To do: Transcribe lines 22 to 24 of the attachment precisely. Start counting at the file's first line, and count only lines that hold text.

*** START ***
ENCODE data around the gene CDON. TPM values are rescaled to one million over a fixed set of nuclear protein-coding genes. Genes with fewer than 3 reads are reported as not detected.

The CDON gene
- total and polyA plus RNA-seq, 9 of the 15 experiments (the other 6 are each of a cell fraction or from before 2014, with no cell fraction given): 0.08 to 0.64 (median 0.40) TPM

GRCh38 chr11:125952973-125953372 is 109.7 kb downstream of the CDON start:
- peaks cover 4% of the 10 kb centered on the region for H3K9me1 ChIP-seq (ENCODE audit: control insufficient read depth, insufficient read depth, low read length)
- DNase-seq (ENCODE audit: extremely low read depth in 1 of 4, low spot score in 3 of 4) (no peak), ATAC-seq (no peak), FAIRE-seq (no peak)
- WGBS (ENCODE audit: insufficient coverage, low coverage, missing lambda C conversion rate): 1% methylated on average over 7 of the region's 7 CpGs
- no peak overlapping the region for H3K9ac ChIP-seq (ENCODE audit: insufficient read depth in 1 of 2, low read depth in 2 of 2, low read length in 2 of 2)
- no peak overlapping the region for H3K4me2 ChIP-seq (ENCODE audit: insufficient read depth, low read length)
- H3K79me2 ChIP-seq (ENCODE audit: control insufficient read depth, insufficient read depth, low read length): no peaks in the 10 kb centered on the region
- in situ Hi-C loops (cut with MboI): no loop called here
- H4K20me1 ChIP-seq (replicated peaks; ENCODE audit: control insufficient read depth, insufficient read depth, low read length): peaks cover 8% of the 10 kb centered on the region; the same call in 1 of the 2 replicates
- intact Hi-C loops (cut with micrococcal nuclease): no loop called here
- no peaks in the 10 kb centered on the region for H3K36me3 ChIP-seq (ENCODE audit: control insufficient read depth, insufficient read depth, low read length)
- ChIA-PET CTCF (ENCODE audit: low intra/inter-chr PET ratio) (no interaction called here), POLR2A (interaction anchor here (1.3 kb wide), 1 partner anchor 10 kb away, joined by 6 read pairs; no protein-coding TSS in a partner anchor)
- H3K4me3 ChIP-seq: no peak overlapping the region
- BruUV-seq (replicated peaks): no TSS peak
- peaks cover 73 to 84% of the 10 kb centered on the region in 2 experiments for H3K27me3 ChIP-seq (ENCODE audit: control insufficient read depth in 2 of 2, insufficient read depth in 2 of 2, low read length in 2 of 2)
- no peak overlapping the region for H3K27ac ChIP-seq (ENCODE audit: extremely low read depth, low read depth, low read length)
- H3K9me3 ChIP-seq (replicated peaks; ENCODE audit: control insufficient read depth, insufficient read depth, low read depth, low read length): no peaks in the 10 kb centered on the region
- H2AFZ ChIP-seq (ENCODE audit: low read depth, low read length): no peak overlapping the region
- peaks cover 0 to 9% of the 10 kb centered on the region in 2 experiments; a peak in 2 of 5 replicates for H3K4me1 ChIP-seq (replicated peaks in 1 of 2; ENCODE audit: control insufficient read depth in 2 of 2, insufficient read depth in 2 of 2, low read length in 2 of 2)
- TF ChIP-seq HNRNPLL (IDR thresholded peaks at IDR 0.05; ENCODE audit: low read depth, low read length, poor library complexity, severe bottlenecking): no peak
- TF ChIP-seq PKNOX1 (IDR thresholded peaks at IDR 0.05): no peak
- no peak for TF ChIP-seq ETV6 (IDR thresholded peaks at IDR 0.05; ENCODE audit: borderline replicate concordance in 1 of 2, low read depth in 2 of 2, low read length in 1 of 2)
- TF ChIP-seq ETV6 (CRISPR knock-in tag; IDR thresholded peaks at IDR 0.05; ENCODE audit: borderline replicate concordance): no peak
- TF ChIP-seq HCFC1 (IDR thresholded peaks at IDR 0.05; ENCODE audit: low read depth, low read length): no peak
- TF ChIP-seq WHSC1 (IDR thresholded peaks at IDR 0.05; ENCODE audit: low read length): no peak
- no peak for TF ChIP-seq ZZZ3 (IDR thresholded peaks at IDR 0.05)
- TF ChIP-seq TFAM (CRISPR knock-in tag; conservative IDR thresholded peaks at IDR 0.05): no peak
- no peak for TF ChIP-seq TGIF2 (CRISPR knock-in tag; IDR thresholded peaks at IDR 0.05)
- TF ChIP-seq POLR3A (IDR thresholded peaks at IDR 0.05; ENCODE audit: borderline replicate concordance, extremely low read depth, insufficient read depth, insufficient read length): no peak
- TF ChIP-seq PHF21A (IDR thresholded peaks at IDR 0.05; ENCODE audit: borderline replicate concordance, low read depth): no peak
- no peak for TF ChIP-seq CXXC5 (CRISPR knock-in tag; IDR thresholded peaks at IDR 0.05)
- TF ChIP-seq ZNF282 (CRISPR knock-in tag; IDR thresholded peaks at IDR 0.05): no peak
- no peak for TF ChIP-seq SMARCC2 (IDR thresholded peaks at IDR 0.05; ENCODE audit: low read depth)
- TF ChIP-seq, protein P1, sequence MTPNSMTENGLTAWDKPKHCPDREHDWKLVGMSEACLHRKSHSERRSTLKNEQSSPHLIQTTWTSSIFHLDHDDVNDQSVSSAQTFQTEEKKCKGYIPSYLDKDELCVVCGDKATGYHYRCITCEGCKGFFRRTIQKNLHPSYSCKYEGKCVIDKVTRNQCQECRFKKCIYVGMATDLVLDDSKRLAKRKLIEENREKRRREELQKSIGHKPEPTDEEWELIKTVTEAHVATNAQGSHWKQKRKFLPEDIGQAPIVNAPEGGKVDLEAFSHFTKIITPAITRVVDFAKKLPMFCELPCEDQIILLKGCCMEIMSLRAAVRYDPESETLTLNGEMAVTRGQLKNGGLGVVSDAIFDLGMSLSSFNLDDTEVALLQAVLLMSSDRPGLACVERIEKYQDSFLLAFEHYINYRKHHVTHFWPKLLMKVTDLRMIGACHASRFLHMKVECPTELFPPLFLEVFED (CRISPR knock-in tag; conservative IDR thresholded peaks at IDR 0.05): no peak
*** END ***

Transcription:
- peaks cover 0 to 9% of the 10 kb centered on the region in 2 experiments; a peak in 2 of 5 replicates for H3K4me1 ChIP-seq (replicated peaks in 1 of 2; ENCODE audit: control insufficient read depth in 2 of 2, insufficient read depth in 2 of 2, low read length in 2 of 2)
- TF ChIP-seq HNRNPLL (IDR thresholded peaks at IDR 0.05; ENCODE audit: low read depth, low read length, poor library complexity, severe bottlenecking): no peak
- TF ChIP-seq PKNOX1 (IDR thresholded peaks at IDR 0.05): no peak